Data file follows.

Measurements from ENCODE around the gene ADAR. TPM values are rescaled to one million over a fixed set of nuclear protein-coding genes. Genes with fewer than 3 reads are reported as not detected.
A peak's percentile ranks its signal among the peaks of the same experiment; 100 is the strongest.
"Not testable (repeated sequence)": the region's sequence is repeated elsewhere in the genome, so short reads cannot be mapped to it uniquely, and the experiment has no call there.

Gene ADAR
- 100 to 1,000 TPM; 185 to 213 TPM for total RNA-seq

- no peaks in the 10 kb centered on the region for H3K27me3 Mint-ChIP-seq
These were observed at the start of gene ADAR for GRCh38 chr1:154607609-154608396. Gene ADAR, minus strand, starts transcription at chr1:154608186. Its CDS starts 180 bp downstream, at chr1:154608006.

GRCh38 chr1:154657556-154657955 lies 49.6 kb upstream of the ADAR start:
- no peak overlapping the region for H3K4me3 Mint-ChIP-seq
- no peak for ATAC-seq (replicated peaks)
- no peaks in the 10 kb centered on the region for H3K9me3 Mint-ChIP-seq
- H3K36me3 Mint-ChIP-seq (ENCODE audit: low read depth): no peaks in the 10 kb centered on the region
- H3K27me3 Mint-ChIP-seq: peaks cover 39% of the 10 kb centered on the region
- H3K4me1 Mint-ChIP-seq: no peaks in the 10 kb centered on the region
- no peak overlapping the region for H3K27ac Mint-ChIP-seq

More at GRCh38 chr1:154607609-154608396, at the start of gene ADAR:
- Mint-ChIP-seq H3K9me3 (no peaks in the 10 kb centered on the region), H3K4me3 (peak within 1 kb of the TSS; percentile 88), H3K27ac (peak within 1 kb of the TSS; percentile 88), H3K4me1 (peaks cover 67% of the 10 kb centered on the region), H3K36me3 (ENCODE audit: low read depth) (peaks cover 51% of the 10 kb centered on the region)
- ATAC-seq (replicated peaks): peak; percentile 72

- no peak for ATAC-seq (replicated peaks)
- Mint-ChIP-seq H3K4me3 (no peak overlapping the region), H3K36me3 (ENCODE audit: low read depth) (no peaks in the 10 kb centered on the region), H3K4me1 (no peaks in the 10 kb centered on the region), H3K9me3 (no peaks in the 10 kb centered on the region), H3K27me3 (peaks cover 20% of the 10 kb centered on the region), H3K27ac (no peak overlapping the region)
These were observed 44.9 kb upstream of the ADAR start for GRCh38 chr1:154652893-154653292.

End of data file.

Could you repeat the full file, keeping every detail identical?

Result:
Measurements from ENCODE around the gene ADAR. TPM values are rescaled to one million over a fixed set of nuclear protein-coding genes. Genes with fewer than 3 reads are reported as not detected.
A peak's percentile ranks its signal among the peaks of the same experiment; 100 is the strongest.
"Not testable (repeated sequence)": the region's sequence is repeated elsewhere in the genome, so short reads cannot be mapped to it uniquely, and the experiment has no call there.

Gene ADAR
- 100 to 1,000 TPM; 185 to 213 TPM for total RNA-seq

- no peaks in the 10 kb centered on the region for H3K27me3 Mint-ChIP-seq
These were observed at the start of gene ADAR for GRCh38 chr1:154607609-154608396. Gene ADAR, minus strand, starts transcription at chr1:154608186. Its CDS starts 180 bp downstream, at chr1:154608006.

GRCh38 chr1:154657556-154657955 lies 49.6 kb upstream of the ADAR start:
- no peak overlapping the region for H3K4me3 Mint-ChIP-seq
- no peak for ATAC-seq (replicated peaks)
- no peaks in the 10 kb centered on the region for H3K9me3 Mint-ChIP-seq
- H3K36me3 Mint-ChIP-seq (ENCODE audit: low read depth): no peaks in the 10 kb centered on the region
- H3K27me3 Mint-ChIP-seq: peaks cover 39% of the 10 kb centered on the region
- H3K4me1 Mint-ChIP-seq: no peaks in the 10 kb centered on the region
- no peak overlapping the region for H3K27ac Mint-ChIP-seq

More at GRCh38 chr1:154607609-154608396, at the start of gene ADAR:
- Mint-ChIP-seq H3K9me3 (no peaks in the 10 kb centered on the region), H3K4me3 (peak within 1 kb of the TSS; percentile 88), H3K27ac (peak within 1 kb of the TSS; percentile 88), H3K4me1 (peaks cover 67% of the 10 kb centered on the region), H3K36me3 (ENCODE audit: low read depth) (peaks cover 51% of the 10 kb centered on the region)
- ATAC-seq (replicated peaks): peak; percentile 72

- no peak for ATAC-seq (replicated peaks)
- Mint-ChIP-seq H3K4me3 (no peak overlapping the region), H3K36me3 (ENCODE audit: low read depth) (no peaks in the 10 kb centered on the region), H3K4me1 (no peaks in the 10 kb centered on the region), H3K9me3 (no peaks in the 10 kb centered on the region), H3K27me3 (peaks cover 20% of the 10 kb centered on the region), H3K27ac (no peak overlapping the region)
These were observed 44.9 kb upstream of the ADAR start for GRCh38 chr1:154652893-154653292.